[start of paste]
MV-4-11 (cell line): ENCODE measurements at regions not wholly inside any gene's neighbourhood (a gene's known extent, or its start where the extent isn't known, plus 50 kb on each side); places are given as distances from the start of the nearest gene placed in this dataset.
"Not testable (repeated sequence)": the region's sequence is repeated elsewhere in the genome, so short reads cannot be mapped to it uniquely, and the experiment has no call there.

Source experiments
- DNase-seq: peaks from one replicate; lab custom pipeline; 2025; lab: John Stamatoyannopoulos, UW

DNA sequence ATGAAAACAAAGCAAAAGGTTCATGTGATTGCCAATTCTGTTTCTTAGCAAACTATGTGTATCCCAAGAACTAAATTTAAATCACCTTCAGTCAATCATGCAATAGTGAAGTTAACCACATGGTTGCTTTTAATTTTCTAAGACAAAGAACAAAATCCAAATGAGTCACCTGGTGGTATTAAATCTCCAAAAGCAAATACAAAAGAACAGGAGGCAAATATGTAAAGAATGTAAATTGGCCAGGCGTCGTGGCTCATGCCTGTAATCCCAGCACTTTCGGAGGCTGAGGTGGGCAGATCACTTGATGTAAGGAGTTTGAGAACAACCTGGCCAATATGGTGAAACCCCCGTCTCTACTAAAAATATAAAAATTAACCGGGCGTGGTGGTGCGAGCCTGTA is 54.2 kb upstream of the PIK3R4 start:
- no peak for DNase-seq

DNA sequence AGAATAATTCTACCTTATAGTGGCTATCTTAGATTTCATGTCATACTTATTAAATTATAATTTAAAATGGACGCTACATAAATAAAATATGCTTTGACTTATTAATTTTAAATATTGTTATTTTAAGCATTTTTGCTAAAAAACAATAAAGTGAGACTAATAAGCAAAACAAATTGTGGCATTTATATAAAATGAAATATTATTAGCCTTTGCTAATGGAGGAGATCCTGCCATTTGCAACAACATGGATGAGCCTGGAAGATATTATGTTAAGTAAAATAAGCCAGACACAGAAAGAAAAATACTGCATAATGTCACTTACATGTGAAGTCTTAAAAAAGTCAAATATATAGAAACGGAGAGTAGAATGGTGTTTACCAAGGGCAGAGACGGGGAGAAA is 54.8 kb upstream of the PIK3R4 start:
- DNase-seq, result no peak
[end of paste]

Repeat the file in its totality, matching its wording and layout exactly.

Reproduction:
MV-4-11 (cell line): ENCODE measurements at regions not wholly inside any gene's neighbourhood (a gene's known extent, or its start where the extent isn't known, plus 50 kb on each side); places are given as distances from the start of the nearest gene placed in this dataset.
"Not testable (repeated sequence)": the region's sequence is repeated elsewhere in the genome, so short reads cannot be mapped to it uniquely, and the experiment has no call there.

Source experiments
- DNase-seq: peaks from one replicate; lab custom pipeline; 2025; lab: John Stamatoyannopoulos, UW

DNA sequence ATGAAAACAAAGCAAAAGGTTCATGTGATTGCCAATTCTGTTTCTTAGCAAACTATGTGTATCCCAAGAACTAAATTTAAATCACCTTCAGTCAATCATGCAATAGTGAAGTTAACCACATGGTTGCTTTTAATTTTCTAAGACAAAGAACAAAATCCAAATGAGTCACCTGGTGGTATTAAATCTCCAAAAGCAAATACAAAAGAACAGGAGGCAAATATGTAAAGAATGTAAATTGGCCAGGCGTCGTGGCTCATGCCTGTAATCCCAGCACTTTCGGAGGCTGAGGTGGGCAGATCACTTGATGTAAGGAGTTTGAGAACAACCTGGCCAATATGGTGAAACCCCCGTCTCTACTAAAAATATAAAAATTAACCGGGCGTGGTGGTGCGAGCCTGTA is 54.2 kb upstream of the PIK3R4 start:
- no peak for DNase-seq

DNA sequence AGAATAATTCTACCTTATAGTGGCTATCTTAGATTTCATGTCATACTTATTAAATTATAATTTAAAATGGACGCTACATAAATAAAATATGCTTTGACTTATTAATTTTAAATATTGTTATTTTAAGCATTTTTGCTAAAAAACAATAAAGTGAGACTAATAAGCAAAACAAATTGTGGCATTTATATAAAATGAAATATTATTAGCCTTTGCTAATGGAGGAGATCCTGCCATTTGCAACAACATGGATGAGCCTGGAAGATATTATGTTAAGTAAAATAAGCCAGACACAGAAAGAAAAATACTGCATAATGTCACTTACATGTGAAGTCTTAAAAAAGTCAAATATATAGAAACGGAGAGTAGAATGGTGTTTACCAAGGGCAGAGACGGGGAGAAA is 54.8 kb upstream of the PIK3R4 start:
- DNase-seq, result no peak